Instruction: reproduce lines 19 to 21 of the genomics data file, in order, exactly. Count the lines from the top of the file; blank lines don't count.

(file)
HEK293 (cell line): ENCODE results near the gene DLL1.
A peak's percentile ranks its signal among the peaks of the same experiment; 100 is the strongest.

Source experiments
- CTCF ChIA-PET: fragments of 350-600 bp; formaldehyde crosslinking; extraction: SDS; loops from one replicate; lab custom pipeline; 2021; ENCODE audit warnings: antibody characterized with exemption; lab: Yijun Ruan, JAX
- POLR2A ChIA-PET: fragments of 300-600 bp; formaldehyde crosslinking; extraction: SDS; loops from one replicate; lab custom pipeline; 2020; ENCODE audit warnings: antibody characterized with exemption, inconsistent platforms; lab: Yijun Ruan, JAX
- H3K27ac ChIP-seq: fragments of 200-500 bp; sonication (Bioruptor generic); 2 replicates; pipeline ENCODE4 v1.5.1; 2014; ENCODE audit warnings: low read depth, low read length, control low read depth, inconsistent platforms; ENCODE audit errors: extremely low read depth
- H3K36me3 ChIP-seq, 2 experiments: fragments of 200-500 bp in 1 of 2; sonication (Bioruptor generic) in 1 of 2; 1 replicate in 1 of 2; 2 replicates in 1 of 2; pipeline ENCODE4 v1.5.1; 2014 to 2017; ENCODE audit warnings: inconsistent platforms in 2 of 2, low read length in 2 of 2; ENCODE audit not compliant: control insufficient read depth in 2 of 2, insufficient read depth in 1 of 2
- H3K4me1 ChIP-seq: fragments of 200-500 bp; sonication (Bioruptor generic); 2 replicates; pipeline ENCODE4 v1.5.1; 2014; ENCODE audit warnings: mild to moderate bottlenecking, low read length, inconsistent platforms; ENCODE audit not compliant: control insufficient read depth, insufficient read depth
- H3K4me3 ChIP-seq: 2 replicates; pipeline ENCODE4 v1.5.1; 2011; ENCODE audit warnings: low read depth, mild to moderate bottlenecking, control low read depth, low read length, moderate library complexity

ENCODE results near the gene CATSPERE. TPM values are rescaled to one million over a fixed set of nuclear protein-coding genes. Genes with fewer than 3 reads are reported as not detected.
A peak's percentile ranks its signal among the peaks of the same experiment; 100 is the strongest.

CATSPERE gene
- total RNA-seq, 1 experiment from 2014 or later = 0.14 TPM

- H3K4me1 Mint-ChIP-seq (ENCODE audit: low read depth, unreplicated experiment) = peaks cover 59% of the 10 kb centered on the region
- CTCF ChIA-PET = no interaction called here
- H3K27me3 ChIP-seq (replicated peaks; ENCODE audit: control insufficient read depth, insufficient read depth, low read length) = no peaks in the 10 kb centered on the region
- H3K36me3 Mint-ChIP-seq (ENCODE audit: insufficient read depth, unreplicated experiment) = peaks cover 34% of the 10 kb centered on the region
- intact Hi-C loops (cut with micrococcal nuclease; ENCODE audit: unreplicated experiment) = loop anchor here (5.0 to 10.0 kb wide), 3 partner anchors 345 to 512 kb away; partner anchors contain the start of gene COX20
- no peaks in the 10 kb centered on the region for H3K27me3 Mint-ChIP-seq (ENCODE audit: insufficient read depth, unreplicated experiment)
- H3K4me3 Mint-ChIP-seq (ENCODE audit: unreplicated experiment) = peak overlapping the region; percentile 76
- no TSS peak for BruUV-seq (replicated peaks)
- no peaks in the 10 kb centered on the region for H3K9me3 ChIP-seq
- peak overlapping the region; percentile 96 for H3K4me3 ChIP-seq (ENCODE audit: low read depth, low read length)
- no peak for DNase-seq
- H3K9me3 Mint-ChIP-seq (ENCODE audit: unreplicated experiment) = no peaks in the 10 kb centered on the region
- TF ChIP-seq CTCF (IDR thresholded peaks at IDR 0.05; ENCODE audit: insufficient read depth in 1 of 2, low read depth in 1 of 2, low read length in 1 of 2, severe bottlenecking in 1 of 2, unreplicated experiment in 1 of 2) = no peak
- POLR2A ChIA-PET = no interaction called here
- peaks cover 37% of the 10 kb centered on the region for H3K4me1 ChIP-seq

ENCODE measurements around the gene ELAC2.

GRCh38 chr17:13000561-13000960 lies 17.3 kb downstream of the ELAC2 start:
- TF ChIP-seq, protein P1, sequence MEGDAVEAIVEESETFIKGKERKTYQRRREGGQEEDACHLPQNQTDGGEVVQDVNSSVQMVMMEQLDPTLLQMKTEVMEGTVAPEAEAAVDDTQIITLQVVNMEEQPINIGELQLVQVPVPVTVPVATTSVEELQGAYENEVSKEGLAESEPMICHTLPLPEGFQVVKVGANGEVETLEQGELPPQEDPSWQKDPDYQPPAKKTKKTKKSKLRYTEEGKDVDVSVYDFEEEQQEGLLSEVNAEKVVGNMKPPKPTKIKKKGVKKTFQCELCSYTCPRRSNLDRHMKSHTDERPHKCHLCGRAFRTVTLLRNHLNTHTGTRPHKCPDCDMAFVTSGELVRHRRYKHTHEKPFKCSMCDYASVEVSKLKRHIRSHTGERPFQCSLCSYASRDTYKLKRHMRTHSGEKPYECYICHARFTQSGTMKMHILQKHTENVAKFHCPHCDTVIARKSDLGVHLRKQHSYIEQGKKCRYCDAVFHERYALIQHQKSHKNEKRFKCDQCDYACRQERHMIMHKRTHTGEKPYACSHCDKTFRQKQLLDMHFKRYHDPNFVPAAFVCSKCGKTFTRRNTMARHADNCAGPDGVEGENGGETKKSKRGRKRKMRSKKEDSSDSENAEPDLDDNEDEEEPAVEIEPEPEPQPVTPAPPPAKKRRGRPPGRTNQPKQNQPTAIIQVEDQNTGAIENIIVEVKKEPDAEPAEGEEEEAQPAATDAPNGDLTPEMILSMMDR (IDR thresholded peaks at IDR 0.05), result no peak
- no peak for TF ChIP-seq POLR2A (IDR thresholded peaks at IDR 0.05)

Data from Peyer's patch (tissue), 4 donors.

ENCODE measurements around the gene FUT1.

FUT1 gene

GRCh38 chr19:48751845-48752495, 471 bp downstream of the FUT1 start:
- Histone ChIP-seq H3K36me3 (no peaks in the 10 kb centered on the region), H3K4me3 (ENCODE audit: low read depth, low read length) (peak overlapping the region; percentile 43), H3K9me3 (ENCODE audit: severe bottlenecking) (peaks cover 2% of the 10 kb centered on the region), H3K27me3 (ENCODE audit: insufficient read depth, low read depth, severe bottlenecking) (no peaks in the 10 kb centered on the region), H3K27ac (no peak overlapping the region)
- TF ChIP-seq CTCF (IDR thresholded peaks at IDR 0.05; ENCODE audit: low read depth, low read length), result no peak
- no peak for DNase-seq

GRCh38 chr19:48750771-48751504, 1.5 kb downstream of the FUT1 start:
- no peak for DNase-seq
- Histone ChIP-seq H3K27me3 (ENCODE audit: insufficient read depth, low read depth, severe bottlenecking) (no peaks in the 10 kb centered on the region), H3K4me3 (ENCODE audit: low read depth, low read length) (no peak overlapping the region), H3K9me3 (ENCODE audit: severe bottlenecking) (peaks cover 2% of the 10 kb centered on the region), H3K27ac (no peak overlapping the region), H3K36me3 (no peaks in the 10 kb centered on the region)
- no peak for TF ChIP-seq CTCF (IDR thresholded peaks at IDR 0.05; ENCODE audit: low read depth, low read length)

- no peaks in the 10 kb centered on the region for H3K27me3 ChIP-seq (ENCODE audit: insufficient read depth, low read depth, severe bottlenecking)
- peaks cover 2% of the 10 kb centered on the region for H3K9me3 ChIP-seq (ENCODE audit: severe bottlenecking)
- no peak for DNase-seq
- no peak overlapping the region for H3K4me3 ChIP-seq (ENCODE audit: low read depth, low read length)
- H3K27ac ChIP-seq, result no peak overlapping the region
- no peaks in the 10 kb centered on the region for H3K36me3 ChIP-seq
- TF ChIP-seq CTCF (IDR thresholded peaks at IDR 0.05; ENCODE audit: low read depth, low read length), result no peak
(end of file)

- no peaks in the 10 kb centered on the region for H3K27me3 Mint-ChIP-seq (ENCODE audit: insufficient read depth, unreplicated experiment)
- H3K4me3 Mint-ChIP-seq (ENCODE audit: unreplicated experiment) = peak overlapping the region; percentile 76
- no TSS peak for BruUV-seq (replicated peaks)